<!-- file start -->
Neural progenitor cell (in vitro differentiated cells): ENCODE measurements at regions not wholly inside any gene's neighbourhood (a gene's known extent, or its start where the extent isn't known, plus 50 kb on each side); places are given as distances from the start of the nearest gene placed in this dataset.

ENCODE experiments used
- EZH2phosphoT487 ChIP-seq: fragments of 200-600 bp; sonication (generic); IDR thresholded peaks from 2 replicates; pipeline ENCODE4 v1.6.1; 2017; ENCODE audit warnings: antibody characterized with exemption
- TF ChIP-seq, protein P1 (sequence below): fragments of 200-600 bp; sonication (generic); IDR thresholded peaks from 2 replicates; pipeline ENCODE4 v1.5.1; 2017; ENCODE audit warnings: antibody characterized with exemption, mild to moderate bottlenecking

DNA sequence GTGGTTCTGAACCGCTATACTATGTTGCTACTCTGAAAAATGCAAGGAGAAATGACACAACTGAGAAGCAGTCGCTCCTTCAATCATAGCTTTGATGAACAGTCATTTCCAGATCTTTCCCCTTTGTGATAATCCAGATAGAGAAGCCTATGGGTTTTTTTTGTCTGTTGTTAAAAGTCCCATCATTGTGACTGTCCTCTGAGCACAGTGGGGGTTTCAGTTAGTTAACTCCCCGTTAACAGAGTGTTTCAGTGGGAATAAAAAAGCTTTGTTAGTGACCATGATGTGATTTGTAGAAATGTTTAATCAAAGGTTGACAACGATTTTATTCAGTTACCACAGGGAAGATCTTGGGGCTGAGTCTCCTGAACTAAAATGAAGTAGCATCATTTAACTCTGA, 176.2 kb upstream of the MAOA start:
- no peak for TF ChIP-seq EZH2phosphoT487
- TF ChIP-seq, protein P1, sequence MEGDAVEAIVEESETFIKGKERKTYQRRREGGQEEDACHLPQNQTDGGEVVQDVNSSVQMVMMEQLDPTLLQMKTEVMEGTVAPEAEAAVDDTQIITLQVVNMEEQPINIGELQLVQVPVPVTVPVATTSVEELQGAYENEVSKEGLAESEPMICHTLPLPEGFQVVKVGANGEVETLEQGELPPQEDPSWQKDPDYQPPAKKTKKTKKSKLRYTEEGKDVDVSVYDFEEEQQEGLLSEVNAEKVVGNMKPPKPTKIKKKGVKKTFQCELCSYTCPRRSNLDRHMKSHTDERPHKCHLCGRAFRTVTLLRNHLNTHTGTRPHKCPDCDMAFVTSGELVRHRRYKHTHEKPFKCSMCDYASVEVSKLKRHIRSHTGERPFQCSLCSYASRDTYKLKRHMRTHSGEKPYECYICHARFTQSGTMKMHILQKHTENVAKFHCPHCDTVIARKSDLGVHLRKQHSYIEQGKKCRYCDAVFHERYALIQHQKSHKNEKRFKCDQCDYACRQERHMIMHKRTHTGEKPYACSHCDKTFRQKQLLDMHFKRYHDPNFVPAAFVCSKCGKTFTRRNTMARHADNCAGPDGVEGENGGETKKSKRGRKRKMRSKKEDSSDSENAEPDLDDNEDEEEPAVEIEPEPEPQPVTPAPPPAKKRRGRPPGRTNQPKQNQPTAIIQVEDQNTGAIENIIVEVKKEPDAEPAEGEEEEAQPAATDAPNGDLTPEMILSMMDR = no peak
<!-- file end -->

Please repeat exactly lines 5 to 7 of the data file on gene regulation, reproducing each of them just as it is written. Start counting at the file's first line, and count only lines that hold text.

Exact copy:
DNA sequence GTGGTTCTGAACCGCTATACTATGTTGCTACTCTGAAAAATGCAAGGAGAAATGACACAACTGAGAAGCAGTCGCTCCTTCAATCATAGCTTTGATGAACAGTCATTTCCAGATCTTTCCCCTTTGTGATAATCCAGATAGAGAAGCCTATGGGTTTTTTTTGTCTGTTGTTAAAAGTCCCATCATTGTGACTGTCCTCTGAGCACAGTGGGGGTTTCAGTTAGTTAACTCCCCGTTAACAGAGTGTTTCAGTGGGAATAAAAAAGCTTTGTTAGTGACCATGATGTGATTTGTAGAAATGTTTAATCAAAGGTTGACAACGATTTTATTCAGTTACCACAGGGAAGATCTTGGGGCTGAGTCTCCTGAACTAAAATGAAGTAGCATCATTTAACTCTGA, 176.2 kb upstream of the MAOA start:
- no peak for TF ChIP-seq EZH2phosphoT487
- TF ChIP-seq, protein P1, sequence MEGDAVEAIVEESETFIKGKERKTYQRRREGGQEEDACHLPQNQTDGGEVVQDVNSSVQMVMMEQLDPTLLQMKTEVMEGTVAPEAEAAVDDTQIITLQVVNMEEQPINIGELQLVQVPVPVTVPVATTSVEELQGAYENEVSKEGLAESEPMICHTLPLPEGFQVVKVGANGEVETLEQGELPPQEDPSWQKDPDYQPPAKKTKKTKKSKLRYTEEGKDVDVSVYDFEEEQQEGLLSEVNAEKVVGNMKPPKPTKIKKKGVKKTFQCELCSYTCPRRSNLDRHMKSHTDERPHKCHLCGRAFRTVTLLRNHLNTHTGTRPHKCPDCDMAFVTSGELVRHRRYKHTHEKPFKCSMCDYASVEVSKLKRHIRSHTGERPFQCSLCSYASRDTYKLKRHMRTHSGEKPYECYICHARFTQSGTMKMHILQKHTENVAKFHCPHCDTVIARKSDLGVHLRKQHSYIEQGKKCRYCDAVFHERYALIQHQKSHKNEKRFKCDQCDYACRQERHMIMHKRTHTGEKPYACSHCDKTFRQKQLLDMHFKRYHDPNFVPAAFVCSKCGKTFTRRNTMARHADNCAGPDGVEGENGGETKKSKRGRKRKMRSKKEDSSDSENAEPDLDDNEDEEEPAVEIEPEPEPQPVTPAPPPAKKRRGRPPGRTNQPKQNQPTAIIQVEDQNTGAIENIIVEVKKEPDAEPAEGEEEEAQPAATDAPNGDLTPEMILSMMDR = no peak